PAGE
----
Title

Meant for each other : a literary-media studies approach to online fanfiction

Date of Award

2017

Document Type

Thesis

Degree Name

Master of Arts major in Communication (Thesis Option)

Department

Communication

First Advisor

Ty, Andrew Albert J.

Abstract

In this study, I explore how fans relate to canonical storyworlds through online fanfiction by inductively analyzing the textual ecosystem of Klaine fans. I take a literary approach of looking at fantexts as narrative discourse relative to canon (Genette, 1972/1980; Genette, 1982/1997; Turk, 2011) and a media studies approach of looking at the wider contexts that invest them with meaning (Booth, 2016; Hills, 2002). Klaine fans take hold of telling Kurt and Blaine's story by changing their level within the structure of narrative communication and creating new storyworlds. They construct these by making use of various transtextual operations to transform the canon. The fan commentary that surrounds these storyworlds forms the meta-narrative discourse - the narrative of how these stories come to be written, read, and rewritten again. Fans are individual navigators who form communities in the digital realm - a medium that enables them to appreciate fanfiction both intratextually and intertextually.Two significant dialectics emerge from this. The write/read dialectic manifests in the way fans evaluate the writerly value of media texts. The art/object dialectic is manifested in fans' simultaneous recognition of Kurt and Blaine as both autonomous characters and intellectual property of the media producers.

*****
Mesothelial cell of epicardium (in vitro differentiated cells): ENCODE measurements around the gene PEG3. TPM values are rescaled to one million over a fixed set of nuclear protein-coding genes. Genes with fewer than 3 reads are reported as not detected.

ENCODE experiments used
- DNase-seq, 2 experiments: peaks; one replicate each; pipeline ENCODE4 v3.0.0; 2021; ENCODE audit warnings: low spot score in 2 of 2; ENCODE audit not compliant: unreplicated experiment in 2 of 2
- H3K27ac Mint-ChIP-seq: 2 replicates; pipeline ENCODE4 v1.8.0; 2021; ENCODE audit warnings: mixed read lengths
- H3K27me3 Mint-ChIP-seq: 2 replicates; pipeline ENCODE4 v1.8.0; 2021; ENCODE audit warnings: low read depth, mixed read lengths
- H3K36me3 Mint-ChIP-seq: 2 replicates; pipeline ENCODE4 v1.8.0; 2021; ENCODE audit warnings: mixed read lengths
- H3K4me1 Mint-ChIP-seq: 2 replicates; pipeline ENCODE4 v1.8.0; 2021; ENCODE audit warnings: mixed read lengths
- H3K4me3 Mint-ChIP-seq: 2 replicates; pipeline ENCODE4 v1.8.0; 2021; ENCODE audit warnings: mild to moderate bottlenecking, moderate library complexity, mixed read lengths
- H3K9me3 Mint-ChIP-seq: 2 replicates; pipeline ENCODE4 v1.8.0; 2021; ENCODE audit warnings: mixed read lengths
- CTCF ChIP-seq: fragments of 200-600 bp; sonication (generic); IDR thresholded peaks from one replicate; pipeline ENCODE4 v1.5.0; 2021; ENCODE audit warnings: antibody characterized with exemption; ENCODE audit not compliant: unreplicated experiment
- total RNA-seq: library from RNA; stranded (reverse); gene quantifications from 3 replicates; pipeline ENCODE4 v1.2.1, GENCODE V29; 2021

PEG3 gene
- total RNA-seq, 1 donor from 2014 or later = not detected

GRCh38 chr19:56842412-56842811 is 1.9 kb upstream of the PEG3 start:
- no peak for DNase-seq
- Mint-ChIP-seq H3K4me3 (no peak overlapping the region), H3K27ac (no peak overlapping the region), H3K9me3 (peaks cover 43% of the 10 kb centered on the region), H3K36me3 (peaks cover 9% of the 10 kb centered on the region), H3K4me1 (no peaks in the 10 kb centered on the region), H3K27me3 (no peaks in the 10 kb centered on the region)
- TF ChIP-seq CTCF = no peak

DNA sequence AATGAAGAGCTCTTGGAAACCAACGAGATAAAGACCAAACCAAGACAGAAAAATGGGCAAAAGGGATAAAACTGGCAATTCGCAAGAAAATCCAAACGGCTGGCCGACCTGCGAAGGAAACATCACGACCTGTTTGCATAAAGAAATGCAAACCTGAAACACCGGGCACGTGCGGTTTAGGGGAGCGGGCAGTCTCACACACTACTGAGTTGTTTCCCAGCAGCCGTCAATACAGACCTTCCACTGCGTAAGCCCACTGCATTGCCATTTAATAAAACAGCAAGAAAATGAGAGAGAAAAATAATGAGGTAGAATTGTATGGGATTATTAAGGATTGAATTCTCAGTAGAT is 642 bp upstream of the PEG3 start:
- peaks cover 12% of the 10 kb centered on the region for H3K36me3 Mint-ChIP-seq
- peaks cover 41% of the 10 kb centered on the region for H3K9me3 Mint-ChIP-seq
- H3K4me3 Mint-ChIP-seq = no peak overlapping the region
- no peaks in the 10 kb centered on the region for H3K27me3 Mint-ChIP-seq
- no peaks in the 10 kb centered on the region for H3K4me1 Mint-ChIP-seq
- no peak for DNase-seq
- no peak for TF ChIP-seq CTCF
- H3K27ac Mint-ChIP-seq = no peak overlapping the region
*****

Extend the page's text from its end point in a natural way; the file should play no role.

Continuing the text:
Comments

The C6.V37 2017

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